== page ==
• All 351 flags which represent every city and town of the state in order of incorporation, from Plymouth to East Brookfield. Check on the location of your local town using the touch televisions at the end of the rooms.

  • The clock hanging from the ceiling, which was created to appease a 1990s law that all government buildings had to display functional pieces of art.

4. Memorial Hall, known as the Hall of Flags, honors Massachusetts Soldiers from every major war, from the Spanish American War to the Vietnam War. The Italian marbled room includes:

  • The interior dome with the seals of the original 13 colonies

  • Display of replica flags from various wars Massachusetts participated in, including the flag from the Battle at Lexington and Concord. (The original ones are preserved in the lower level of the building- there are over 400 flags in the collection!)

  • Four large murals on the side walls, including a depiction of the Pilgrims landing at Plymouth Rock

5. The House of Representatives Chamber, the “Blue Room”, is home to 160 state representatives, who each represent 40,000 people. Democrats sit on either side and Republicans sit in the middle. Be sure to check out:  

  • The series of buttons on each desk that representatives use for voting (green for “yea” and red for “nay”) and to call pages to run errands for them

  • The wooden Cod fish displayed since the 1870s. The wooden fish represents the fishing industry, an important Massachusetts industry, and was once stolen by Harvard students as a prank.  The House of Representatives refused to meet until it was returned.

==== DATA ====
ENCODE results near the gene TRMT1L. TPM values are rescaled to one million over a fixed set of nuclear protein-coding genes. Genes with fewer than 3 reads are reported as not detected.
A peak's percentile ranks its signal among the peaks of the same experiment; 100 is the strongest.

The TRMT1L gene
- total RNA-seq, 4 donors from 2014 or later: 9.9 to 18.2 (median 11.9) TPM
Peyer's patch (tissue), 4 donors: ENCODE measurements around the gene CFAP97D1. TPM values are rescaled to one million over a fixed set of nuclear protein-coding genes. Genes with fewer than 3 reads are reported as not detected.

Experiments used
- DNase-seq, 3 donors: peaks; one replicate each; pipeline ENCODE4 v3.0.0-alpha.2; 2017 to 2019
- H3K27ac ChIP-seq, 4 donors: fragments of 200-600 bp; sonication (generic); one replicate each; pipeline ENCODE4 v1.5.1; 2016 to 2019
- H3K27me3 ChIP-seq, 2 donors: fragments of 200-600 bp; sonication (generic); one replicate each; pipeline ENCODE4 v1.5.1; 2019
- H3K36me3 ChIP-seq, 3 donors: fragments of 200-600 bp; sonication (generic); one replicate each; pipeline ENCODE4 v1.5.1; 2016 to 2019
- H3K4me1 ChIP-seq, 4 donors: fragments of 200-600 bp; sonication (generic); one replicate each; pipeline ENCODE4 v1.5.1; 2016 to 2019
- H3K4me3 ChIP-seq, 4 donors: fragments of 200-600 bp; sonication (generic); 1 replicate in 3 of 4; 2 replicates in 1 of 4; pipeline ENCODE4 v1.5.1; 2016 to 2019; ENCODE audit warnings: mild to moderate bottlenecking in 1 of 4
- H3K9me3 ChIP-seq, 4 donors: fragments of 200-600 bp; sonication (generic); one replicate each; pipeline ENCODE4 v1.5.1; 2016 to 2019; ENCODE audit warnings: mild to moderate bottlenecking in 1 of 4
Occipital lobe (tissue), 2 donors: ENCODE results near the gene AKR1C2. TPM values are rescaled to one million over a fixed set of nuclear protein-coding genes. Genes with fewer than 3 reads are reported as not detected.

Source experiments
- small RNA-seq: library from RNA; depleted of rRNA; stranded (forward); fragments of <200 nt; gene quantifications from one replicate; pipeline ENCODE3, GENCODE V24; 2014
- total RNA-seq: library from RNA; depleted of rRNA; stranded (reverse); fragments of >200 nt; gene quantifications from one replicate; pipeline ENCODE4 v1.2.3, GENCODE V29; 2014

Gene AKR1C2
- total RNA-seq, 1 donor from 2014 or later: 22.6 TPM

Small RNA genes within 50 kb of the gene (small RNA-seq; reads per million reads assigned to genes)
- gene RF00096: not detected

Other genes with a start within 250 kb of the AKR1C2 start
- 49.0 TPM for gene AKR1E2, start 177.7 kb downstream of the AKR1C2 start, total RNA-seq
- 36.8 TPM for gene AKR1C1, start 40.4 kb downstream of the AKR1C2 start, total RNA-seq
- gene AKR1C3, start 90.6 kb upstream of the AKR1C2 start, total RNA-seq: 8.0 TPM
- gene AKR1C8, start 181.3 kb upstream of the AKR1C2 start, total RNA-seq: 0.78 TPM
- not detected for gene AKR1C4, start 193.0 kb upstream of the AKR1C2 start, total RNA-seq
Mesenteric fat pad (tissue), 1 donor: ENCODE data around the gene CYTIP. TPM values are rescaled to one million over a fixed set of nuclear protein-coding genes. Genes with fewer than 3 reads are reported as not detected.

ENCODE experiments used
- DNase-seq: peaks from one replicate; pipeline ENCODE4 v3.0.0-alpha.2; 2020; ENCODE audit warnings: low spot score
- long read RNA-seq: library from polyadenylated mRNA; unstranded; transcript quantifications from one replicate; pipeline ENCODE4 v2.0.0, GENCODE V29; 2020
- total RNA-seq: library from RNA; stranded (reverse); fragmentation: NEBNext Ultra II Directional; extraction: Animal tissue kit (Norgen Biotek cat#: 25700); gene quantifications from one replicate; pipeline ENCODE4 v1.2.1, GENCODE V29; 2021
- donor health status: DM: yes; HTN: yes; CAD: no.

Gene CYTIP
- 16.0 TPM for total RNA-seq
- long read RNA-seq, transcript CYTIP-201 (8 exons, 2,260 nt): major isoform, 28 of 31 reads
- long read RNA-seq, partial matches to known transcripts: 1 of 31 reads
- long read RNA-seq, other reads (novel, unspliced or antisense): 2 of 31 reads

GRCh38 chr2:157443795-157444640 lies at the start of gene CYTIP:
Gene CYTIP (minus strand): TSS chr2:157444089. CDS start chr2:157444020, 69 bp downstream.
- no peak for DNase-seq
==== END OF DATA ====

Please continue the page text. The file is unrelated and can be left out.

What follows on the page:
6. The Senate Chamber, home to 40 state Senators, is located directly below the golden dome of the State House. The elected Senate President sits under a golden eagle. Senators still vote orally (no buttons!)  Be sure to check out:

  • The Holy Mackerel displayed atop the chandelier in the middle of the room. It’s the mackerel to the House’s Cod fish.

  • The size and height of each Senator’s seat. All 40 senators receive a customized seat so they are “eye to eye” during debates.

7. Executive Office Waiting Room is located outside the governor’s office. The room displays portraits of former governors. Make sure to check out: Note: photos are not permitted in this area of the building

  • Mitt Romney’s wife appearance in his portrait (only the subject is allowed in the portrait, but Romney snuck in his wife by sitting next to a framed portrait of her in his portrait)

  • The armadillo hiding in William Weld’s portrait

While exploring the grounds of the complex, be on the lookout for six outdoor statues honoring influential public figures like

When exiting the complex, Boston Common, the oldest public park in America, will be right in front of you. Kids will love exploring 50 acre park, which includes:

  • The TADpole playground: Climb, swing, and splash in the water features, slides, and climbing structures.  The playground is (mostly) fenced in, making it easier to keep track of little ones.

  • Frog Pond Carousel is open mid April through mid October. Nominal fee to ride.

  • Swan boats: Take a 15 minute boat ride around the pond. Technically located in Boston Public Garden, it’s adjacent to the Common. Swan boats were created in the late 1870s by Robert Paget and his family and operate every year from mid April through Labor Day. Nominal fee to ride

  • Tons of family oriented programming like free guided tours. Check here for more information.

If you’re looking for more Boston fun, check out our adventures at the Boston Tea Party Ship & Museum, the Charleston Navy Yard and USS Constitution, Old State House and Boston National Historic Park and nearby Legoland Discovery Center.